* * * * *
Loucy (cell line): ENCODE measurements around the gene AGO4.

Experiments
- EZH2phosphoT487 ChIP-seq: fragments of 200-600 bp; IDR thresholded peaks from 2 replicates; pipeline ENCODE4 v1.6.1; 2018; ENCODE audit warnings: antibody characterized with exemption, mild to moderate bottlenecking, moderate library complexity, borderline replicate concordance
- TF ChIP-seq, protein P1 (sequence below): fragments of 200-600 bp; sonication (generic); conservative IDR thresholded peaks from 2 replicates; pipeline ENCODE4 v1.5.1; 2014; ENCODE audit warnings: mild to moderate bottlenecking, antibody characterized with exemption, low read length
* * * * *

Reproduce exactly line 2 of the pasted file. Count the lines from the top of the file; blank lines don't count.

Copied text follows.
Experiments